In certain slants of light, yes: It would appear my mother failed me. As she struggled to contain her own tremors, I found myself in the shadow of her intensity, disengaged from the childhood she so desperately wanted to give me. The childhood she had missed out on. But on the other hand, she had been failed — her own life shaken by trauma — and I was unfortunate enough to experience the aftershock. Always, I lived in the shadow of her pain. I didn’t have anywhere else to go.

Before we moved to Iowa for my dad’s job, there were more normal days than not. On these days, she was a walking shopping mall Glamour Shot, always well dressed and put together, but so accessible and compassionate. People were drawn to her. She briefly worked as a real estate agent while I was in elementary school, and I remember how starstruck small-town kids would recognize her in the grocery store from the local ads before movie theater previews. And when my friends came over, she would dress us all up in her old clothes and makeup and take photos of us. When she wasn’t sick, my mother dazzled me.

Her physical and mental illness seemed to progress in equal proportion. The sicker she became, the sadder she was, and the sadder she was, the sicker she got. The hospital circuit started when I was 10. Being around her then was like holding your breath. Any joy we experienced together was outweighed by the knowledge she would soon dissipate, and slowly drift from me as her body failed her. Still, I was ravenous for her.

If you want to know about my childhood, ask me what it’s like to live in the aftershock of someone else’s earthquake. Ask me about the fallout.

Her hospital trips always seemed to happen on a Sunday. Even though it was on the other side of town, at least a few miles farther than St. Elizabeth’s, she always requested the same hospital, and when I was old enough, I always drove her there. She would often stay at least until Wednesday and then come home, having been flushed with IV fluid and an assortment of painkillers, with a new collection of orange pill bottles to adorn our kitchen cabinet. I never really knew why she went or at what point she was well enough to come home, and I never thought to ask. This was just how it was.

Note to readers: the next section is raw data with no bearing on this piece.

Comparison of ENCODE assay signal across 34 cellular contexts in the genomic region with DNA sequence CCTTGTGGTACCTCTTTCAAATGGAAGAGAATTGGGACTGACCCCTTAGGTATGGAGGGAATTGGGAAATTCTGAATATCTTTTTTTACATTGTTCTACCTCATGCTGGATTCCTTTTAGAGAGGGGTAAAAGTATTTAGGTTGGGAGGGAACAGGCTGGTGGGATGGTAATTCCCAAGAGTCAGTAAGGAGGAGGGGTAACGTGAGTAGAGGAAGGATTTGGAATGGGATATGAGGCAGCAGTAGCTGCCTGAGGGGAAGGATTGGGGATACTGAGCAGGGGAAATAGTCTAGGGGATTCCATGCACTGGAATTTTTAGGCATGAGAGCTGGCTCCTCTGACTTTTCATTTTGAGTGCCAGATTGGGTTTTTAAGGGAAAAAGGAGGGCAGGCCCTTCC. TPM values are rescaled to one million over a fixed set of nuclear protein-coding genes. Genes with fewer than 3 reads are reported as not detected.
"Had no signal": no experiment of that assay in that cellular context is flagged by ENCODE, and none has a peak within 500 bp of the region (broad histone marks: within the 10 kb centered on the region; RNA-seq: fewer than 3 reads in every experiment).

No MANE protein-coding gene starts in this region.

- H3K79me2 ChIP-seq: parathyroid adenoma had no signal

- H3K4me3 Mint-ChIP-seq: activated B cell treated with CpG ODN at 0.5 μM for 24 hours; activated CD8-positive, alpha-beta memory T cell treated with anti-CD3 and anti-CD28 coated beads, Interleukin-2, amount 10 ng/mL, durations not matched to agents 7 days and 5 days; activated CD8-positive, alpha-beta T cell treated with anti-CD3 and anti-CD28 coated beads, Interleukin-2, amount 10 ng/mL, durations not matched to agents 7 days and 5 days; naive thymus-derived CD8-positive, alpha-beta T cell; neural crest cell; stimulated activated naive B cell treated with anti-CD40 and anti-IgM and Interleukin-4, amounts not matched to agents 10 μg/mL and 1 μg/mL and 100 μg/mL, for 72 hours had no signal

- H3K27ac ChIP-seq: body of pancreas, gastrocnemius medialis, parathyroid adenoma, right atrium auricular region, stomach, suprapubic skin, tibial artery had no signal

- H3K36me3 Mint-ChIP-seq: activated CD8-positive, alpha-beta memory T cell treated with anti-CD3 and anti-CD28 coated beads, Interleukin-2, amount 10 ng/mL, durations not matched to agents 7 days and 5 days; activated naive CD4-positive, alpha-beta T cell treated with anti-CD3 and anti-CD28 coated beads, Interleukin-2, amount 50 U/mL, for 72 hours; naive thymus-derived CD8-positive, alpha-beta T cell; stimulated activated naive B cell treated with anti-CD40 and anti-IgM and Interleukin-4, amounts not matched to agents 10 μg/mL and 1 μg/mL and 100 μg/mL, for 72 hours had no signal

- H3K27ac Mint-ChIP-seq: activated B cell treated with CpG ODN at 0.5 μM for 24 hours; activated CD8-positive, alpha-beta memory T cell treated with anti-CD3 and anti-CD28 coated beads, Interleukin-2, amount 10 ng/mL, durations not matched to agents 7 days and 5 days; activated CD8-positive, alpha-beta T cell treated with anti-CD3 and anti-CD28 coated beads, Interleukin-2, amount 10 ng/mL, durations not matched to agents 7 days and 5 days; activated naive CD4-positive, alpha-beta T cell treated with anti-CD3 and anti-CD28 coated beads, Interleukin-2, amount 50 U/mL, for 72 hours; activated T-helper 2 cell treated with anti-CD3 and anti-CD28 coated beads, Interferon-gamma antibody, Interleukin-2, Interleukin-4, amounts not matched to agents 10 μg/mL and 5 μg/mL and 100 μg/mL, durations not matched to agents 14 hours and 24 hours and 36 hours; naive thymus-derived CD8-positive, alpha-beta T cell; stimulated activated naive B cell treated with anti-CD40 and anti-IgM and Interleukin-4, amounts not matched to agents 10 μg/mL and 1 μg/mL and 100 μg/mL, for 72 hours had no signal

My mom’s frequent trips to the emergency room were just as methodical as they were mysterious. When I was in high school, I would wake in the morning to find her gray and wilted on the bathroom floor, her breathy moans for help muted by the neighbor mowing the lawn just outside her bedroom. I would hoist her into the back seat of her car, where she would collapse into the fetal position. And then, we’d do it all again the next week.

The sickness took up so much space in my young life, but it was so constant by that time, I didn’t have a chance to develop resentment. Even then, all of it — the flare-ups, the hospital admissions, the menagerie of pills — seemed so far out of her control. As a mother myself, I know this to be true: Trauma isn’t something you do to your child; it’s something you give, often passively like a bad chromosome, a genetic predisposition. My mom didn’t want to hurt me, disappoint me, or abandon me. She wanted to love me. She gave herself to me the only way she knew how — through the long, winding corridor of a grief beyond her control. The pain she brought me into was only a byproduct. I’m just thankful she gave herself to me at all.

* * *

Visible, a felon: A mother behaving badly, a prodigal wife, an addict, discoloring a daughter’s childhood. On the surface, always taking. Peel back the veil and you will see her there: A child, stealing the bread she needs to make it through the week; a wife, pregnant with sorrow; a mother, laying down her life, in spite of it all.

* * *

When I was in junior high — probably a decade before she died — my mom primed me for her funeral. She wanted to be cremated, and she asked that we scatter half of her ashes on the acreage my family owned up north, burying the rest in the cemetery next to her twin brother. True to her bent toward the saccharine (and her devotion to Lilith Fair), she also requested that I sing Sarah McLachlan’s “In the Arms of The Angels” at the service. A CD version of the real thing was as close as she would get.